MAGICIANS, students, and observers of the operations of Nature, know how, by the application of active forms to a matter fitly disposed, and made, as it were, a proper recipient, to effect many wonderful and uncom mon things that seem strange, and above Nature, by gathering this and that thing beneficial and conducive to that effect which we desire; however, it is evident that all the powe; rs and virtues of the inferior bodies are not found comprehended in any one single thing,; but are dispersed amongst many of the compounds here amongst us; wherefore it is n; ecessary, if there be a hundred virtues of the sun dispersed through so many animals, plants, metals, or stones, we should gather all these together, and bring them all into one for; m, in which we shall see all the said virtues, being united, contained. Now there is a double virtue in commixing: one, viz. which was once planted in its parts, and is celestial; the other is obtained by a certain artificial mixture of things, mixed among themselves, ;according to a due proportion, such as agree with the heavens under a certain constellation; ; and this virtue descends by a certain similitude or likeness that is in things amongs; t themselves, by which they are drawn or attracted towards their superiors, and as much; as the following do by degrees correspond with them that go before, where the patient is; fitly applied to its agent. So from a certain composition of herbs, vapours, and such like;;, made according to the rules of Natural and Celestial Magic, there results a certain common form; of which we shall deliver the true and infallible rules and experiments in our Se cond Book, where we have written expressly on the same. ;
We ought, likewise, to understand that by how;; much more noble and excellent the form of any thing is, by so much the more it is pron; e, and apt to receive, and powerful to act. Then the virtue of things do indeed become w; onderful; viz. when they are applied to matters, mixed and prepared in fit seasons to ;give them life, by procuring life for them from the stars, our own spirit powerfully co-operating therewith; for there is so great a power in prepared matters, which we see do t;;hen receive life, when a perfect mixture of qualities do break the former contrariety; for so much the more perfect life things receive, by as much the temper and composition is free from contrariety. Now the heavens, as a prevailing cause, do, from the beginning of ev; ery thing, (to be generated by the concoction and perfect digestion of the matter) together with life, bestow celestial influences and wonderful gifts, according to the capacity that is in that life and sensible soul to receive more noble and sublime virtue s. For the celestial virtue otherwise lies asleep, as sulphur kept from flame; but in living bodies it doth always burn, as kindled sulphur, which, by its vapour, fills all the plac; es that are near.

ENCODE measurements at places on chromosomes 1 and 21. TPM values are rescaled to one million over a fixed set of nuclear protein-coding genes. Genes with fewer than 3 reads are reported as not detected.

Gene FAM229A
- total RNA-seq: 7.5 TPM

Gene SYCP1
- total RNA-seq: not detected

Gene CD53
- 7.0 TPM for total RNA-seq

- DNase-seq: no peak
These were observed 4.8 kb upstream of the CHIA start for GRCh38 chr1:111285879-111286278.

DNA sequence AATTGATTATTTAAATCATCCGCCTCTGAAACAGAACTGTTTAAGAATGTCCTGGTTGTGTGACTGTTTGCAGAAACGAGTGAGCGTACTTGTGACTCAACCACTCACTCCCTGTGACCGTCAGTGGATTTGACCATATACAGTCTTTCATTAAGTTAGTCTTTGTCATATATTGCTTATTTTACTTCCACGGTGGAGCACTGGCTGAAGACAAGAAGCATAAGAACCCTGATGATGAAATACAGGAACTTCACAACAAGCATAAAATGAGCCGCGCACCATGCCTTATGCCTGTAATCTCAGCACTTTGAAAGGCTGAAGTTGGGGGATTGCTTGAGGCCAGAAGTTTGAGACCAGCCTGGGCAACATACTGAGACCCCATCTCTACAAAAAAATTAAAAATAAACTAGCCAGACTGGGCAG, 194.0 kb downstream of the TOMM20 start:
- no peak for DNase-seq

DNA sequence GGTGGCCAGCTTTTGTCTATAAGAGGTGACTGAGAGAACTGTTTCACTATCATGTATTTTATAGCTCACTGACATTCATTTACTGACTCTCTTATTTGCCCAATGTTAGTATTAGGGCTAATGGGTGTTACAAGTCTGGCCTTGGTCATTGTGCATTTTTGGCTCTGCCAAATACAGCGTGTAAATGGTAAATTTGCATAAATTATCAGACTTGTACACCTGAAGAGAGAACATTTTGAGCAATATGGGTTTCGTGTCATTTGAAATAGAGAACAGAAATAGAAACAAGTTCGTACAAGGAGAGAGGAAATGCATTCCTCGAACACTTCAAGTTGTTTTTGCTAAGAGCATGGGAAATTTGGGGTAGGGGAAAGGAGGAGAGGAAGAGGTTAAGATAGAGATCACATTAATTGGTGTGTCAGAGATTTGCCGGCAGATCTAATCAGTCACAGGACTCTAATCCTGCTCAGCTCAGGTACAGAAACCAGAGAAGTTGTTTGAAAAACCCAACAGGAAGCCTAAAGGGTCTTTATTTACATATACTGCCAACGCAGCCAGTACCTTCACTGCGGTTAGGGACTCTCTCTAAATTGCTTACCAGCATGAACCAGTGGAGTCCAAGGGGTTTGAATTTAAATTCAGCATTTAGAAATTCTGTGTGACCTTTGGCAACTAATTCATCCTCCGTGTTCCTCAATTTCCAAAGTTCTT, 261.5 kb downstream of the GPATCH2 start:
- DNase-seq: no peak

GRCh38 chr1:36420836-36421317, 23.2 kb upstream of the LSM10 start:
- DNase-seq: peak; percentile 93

There is a book called, "A Book of the Laws of Pluto," which speaks of monstrous generations, which are not produced according to the laws of Nature. Of these things which follow we know to be true; viz. of worm; s are generated gnats; of a horse, wasps; of a calf and ox, bees. Take a living crab, his legs being broken off, and he buried under the earth, a scorpion is produced. If a duck be dried into powder, and put into water, frogs are soon generated; but if he be baked in a pie, and cut into pieces, and be put in a moist place under ground, toads are generated. Of the herb garden-basil, bruised, and put between two stones, are generated scorpions. Of the hairs of a menstruous woman, put under dung, are bred serpents; and the hair of a horse's tail, put into water, receives life, and is turned into a most pernicious worm. And there is an art wherewith a hen, sitting upon eggs, may be generated the form of a man, which I myself know how to do, and which magicians call the mandrake, and it hath in it wonderful virtues.